Managing Drug Supplies Effectively During COVID-19 Pandemic

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Managing Drug Supplies Effectively during COVID-19 Pandemic

Communicate, be aware of EUAs and create a policy

Complications surrounding drug shortages stemming from the COVID-19 pandemic continue to emerge.

Last month, the US Food & Drug Administration (FDA) issued an emergency use authorization (EUA) allowing the emergency use of Fresenius Propoven 2 percent (propofol 20 mg/ml) Emulsion 100 ml, an unapproved drug. Under the EUA, the drug can be used to maintain sedation via continuous infusion in patients older than 16 years of age who require mechanical ventilation in an intensive care unit setting during the COVID-19 pandemic.

“The propofol we traditionally use is 1 percent or 10 mg/ml,” says Sheldon Sones, president of Sheldon S. Sones and Associates of Newington, Connecticut, and a pharmacy consultant to ASCs. “The substituted product of concern is 2 percent or 20 mg/ml. Usual dose by volume has to be halved. While the 100 ml product does not make sense in the ASC, it is recommended that we take extra care in stocking propofol.”

In addition, wholesalers might unknowingly supply a Propoven product instead of Diprivan or generic propofol or, due to shortages going forward, might only have the resources to supply the Propoven, he says. “This is an ICU COVID intended product. It is important that we be mindful of this possible medical safety concern.”

Suppliers are supposed to lock out the 2 percent or 20 mg/ml dose for ASCs, says Gregory Tertes, consultant pharmacist and president of ASC Pharmacist Consultants Inc. in Oakland, California. “When ASCs look up the drug, it should not even show up in the search,” he says. “It should show up for hospitals only. But we do not know about computer systems. This information must be entered in all the big manufacturers’ and wholesalers’ systems. We do not know whether this information is programmed in, or maybe the person entering the information is not even aware of this at all. So, we can imagine it getting into a surgery center and causing problems.”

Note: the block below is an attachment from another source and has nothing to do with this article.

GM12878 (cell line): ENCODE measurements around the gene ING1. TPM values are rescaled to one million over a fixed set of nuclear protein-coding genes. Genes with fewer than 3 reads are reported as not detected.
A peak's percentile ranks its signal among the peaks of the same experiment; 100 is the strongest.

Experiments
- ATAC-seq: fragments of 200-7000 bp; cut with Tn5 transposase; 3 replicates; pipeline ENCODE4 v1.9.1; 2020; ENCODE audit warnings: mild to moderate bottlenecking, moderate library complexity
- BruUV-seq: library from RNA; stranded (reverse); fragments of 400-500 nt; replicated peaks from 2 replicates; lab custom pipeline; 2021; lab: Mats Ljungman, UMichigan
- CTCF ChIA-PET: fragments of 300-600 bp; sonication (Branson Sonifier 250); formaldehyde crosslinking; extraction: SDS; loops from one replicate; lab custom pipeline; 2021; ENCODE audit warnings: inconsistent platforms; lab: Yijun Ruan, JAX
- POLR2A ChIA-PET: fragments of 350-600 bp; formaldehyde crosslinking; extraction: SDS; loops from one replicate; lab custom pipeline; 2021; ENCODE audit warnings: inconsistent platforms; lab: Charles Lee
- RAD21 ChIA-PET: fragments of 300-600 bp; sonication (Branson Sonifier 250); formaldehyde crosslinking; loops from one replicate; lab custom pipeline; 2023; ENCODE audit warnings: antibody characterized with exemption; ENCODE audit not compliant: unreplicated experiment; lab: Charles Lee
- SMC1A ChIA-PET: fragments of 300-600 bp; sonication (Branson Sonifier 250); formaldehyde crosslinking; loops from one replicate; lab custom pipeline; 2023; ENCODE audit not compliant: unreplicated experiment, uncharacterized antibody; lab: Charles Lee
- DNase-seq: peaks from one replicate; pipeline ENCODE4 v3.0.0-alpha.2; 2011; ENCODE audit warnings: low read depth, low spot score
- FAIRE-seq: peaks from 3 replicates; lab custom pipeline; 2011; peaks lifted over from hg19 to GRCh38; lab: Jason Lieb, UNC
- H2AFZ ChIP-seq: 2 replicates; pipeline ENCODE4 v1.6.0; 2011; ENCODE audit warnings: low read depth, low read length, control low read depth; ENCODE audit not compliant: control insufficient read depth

ASCs must be aware that this EUA is for ventilator-use COVID-19 patients only and be cognizant of this change when ordering the propofol, Tertes says. “When ordering a substitute medication, ASCs need to make sure that the information is carried further down the line from the per-son who is placing the order. Mark the boxes with the change in size/strength/concentration,” he says. “Email all anesthesiologists, surgeons and staff about the change. Post a note on your central communication board about the substitute medication. And, lastly, put a note at the point of use, whether it be the anesthesia cart, the medication drawer or wherever the medication will be pulled out of.”

Drug shortages cascade into potential problems as the example above demonstrates. “Additionally, we may have to clarify or revise pre-printed or electronic anesthesia records to reflect the actual product being used should this product find its way into your facility, as remote a possibility as it is.”

Medication error prevention is all done in advance, Tertes says. To prevent such errors, “have a list of all the drugs that you need that are on shortage,” he recommends. “Check for them on a very regular basis, at least weekly if not more often. Make sure that you communicate with your provider what medication is on shortage—so they use it only when needed—and when bringing in a replacement.”

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In addition, it is critical that ASCs have updated policies and procedures in place, says Ernest P. Gates Jr., president and chief executive officer of Gates Healthcare Associates Inc. in Middleton, Massachusetts. “Without a policy, your staff can’t be trained on how to handle another similar situation or acquire drugs in case of another such shortage. No matter what may happen in the pharmacy or the drug supply chain, the surgeon will ultimately be accountable.”

Managing pharmaceutical supplies properly is more challenging during a period of drug shortages than at any other time, he says. “In your policy, include a list of sources for getting your drugs. If you are purchasing compounded versions of commercially unavailable medications, it is incumbent upon you to ensure that the medications are of the highest quality, and that there are no issues with the outsourcer you have chosen to purchase medications from.” The FDA publishes inspection results on its website, and it is important to review those before entering into a relationship with an outsourcing facility and as that relationship continues, he advises.

Manufacturers, wholesalers/distributors, 503B outsourcing facilities and, in emergency cases, the laws allow 503A compounding pharmacies to be a major source for drug shortage supply, Gates says. “Have some kind of a contractual agreement with your supplier.”

If you are stockpiling drugs, make sure to assign someone to manage it. “Someone who can keep track of expiration dates, extended use dates, changing labels in case of extended use or change in the size of a drug, proper disposal of unused drugs, and proper storage,” Gates says. “If your staff does not have the capabilities to create and implement these policies and procedures, engage a consultant who can do this important work.”